I’ve long been a fan of the pithy proverb that contains truth in 20 words or less. Perhaps my love for the short and to-the-point adage came from my Grandmother Brown, who was known to say things such as, “The graveyard is full of people who thought the world couldn’t get along without them.”
I admit I might have heard that particular one when she thought I was getting too big for my britches.
To capture some of my favorite sayings without having to write an entire blog post about them, I created a feature on More to Come that I labeled More to Consider. (Clever, huh?) Every other week or so I update these quick bursts of truth. This section of the website is easiest to see on a laptop, where it resides near the top of the right hand column. But most people read my posts from their phones, where you have to scroll almost to the bottom before finding the saying for the week. With that in mind, I thought I’d share some of the more recent ones, with little or no additional comment.
As this is posted, the current iteration of More to Consider is from one of my favorite authors, Rebecca Solnit.
“Difficulty is always a school, though learning is optional.”
Before Solnit’s quote made it to the top of the queue, I featured a line from President John F. Kennedy, which seemed appropriate for the Thanksgiving holiday season.
“As we express our gratitude, we must never forget that the highest appreciation is not to utter words, but to live by them.”
In November, I also called on a historical figure—First Lady (and First Mother) Abigail Adams—for a reminder that we learn through difficulties, which seemed as appropriate a lesson in 2019 as it did in 1780, when she wrote to her son, the future president John Quincy Adams.
“The habits of a vigorous mind are formed in contending with difficulties. Great necessities call out great virtues.”
Far from Abigail Adams in place and time, but on the same train of thought, was Washington Nationals manager Dave Martinez. I posted his inspirational comment, which he credits to his mother, made after his team—against great odds and through a season of upheavals—won the National League championship (and then the World Series championship) in baseball.
“Bumpy roads often lead to beautiful places.”
Martinez isn’t the first baseball player/manager to make an appearance in More to Consider. I called on the great Negro League pitcher Satchel Paige in August of this year for the following:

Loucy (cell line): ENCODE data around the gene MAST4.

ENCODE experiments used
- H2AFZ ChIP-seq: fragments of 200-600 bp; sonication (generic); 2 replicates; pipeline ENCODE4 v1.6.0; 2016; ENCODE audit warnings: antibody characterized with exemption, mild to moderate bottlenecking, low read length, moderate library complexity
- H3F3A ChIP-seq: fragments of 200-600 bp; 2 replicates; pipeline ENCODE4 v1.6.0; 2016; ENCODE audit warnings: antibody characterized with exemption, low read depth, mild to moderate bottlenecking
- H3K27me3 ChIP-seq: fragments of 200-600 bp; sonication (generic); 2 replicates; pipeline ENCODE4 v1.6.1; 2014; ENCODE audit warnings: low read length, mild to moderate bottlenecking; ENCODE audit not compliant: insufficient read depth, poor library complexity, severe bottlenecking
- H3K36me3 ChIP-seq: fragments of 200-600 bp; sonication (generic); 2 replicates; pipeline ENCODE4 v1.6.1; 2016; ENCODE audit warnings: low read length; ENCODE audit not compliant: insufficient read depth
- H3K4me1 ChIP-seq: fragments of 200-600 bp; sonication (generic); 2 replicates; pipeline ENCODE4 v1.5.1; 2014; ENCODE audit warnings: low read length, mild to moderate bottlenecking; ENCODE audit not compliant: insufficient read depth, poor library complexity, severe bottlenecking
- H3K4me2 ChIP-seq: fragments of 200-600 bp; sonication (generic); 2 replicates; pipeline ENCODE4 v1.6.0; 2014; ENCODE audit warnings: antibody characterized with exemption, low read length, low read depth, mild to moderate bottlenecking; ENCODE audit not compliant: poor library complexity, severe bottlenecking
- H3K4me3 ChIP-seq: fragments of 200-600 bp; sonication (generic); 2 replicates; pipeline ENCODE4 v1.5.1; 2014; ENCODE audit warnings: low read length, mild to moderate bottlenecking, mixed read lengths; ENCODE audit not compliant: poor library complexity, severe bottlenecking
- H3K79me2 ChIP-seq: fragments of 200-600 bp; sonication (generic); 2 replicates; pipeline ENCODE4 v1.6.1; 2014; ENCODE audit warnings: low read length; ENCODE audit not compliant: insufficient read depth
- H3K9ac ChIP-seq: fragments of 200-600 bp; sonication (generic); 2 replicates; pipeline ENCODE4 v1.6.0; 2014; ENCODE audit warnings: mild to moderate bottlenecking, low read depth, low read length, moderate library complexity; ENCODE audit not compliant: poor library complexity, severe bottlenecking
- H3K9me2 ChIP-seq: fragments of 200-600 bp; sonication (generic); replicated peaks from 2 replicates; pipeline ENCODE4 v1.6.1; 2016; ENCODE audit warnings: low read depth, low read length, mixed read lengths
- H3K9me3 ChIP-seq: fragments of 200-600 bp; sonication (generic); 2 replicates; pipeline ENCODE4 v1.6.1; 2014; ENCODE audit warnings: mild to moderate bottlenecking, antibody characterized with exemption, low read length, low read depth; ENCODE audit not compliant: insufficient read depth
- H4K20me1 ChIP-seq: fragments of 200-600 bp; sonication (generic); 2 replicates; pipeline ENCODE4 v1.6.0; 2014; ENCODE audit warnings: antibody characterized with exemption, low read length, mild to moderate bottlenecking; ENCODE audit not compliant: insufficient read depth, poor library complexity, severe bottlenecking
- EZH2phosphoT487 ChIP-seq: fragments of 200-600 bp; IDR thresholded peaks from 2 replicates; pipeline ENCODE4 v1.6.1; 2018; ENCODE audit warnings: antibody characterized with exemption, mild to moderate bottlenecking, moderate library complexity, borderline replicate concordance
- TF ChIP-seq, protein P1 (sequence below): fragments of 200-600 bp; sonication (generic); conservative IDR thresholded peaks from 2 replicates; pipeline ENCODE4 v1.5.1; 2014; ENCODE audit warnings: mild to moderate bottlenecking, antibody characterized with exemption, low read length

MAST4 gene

“Ain’t no man can avoid being born average, but there ain’t no man got to be common.”
Good songwriters are masters of the pithy hook, and I’ve been known to succumb to their talents at times. Butch Hancock, Jimmie Dale Gilmore, and Joe Ely—known collectively as The Flatlanders—hit the nail on the head with,
“It’s the fearless who love and the loveless who fear.”
There’s a lot of truth for our times in that line.
There have been several instances where I’ve used the More to Consider space to highlight my love of reading and writing. First, this gem from Annie Dillard:
“Who would call a day spent reading a good day? But a life spent reading—that is a good life.”
And then this bit of advice from writer Colum McCann:
“On occasion we write a sentence that isn’t, in fact, correct, but it sings. And the question is: Would you rather be the ornithologist or the bird?”
And finally, from the late Toni Morrison:
“A writer’s life and work are not a gift to mankind; they are its necessity.”
My grandmother made it clear that complaining wasn’t allowed in her house. That may be why this George Bernard Shaw quote resonated with me the first time I saw it.
“The true joy in life is to be a force of fortune instead of a feverish, selfish little clod of ailments and grievances complaining that the world will not devote itself to making you happy.”
I’ll end with my favorite saying from Grandmother Brown, which I heard on more than one occasion. It seems especially appropriate for this time in our nation’s history. Change and progress require hard work, and cynics often want to avoid the responsibility of that work. Change and progress also require hope, and as I’ve written before, “hope demands things that despair does not.” Hope is risky. But hope is also in love with success.
We need to remember that our country’s values and ultimate success “rests on the habit of holding our fellow citizens in thoughtful regard not because they are exceptional (or famous, or beautiful, or rich) but simply because they are our fellow citizens.” And, we need to understand that “What joins the Americans one to another is not a common nationality, language, race, or ancestry (all of which testify to the burdens of the past) but rather their complicity in a shared work of the imagination.”
As we look ahead to 2020, and all the work to be done to get our country back on the right track, we could do worse than to keep Grandmother Brown’s words in mind:
“Make yourself useful as well as ornamental.”
Have a wonderful holiday week.
More to come…
Installment #18 of The Gap Year Chronicles.